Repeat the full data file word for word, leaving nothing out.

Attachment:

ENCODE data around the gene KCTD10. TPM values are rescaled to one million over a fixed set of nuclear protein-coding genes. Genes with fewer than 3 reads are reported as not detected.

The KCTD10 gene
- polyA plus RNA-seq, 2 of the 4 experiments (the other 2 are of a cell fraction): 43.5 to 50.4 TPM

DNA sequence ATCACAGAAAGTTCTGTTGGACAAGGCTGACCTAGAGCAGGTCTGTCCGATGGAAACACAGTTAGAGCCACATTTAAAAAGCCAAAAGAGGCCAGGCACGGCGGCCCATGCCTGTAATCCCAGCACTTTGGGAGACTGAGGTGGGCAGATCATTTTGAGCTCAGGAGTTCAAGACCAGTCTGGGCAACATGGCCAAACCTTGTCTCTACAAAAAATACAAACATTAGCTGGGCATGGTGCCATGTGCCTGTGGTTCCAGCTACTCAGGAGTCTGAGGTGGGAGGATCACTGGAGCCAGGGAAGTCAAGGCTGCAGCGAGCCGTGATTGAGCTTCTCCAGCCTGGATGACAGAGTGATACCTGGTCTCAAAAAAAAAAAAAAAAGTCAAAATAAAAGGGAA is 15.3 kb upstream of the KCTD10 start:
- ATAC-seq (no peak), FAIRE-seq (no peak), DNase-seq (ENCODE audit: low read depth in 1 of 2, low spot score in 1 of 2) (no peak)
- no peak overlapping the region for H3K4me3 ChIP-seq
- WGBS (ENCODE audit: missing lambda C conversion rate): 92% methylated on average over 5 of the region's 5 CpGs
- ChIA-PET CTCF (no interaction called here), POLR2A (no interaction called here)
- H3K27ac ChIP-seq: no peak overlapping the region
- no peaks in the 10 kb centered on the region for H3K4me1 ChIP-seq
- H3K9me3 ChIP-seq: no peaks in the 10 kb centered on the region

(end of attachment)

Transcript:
ENCODE data around the gene KCTD10. TPM values are rescaled to one million over a fixed set of nuclear protein-coding genes. Genes with fewer than 3 reads are reported as not detected.

The KCTD10 gene
- polyA plus RNA-seq, 2 of the 4 experiments (the other 2 are of a cell fraction): 43.5 to 50.4 TPM

DNA sequence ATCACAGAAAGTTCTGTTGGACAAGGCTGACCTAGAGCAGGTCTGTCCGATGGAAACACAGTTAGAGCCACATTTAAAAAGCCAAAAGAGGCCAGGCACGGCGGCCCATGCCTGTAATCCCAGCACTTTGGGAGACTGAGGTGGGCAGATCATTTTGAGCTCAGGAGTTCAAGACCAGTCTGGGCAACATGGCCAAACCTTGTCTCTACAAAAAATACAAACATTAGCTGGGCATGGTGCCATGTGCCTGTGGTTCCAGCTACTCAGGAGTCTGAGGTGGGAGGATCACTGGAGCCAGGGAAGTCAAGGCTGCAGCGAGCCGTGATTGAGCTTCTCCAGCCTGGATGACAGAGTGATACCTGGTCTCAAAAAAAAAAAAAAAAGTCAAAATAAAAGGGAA is 15.3 kb upstream of the KCTD10 start:
- ATAC-seq (no peak), FAIRE-seq (no peak), DNase-seq (ENCODE audit: low read depth in 1 of 2, low spot score in 1 of 2) (no peak)
- no peak overlapping the region for H3K4me3 ChIP-seq
- WGBS (ENCODE audit: missing lambda C conversion rate): 92% methylated on average over 5 of the region's 5 CpGs
- ChIA-PET CTCF (no interaction called here), POLR2A (no interaction called here)
- H3K27ac ChIP-seq: no peak overlapping the region
- no peaks in the 10 kb centered on the region for H3K4me1 ChIP-seq
- H3K9me3 ChIP-seq: no peaks in the 10 kb centered on the region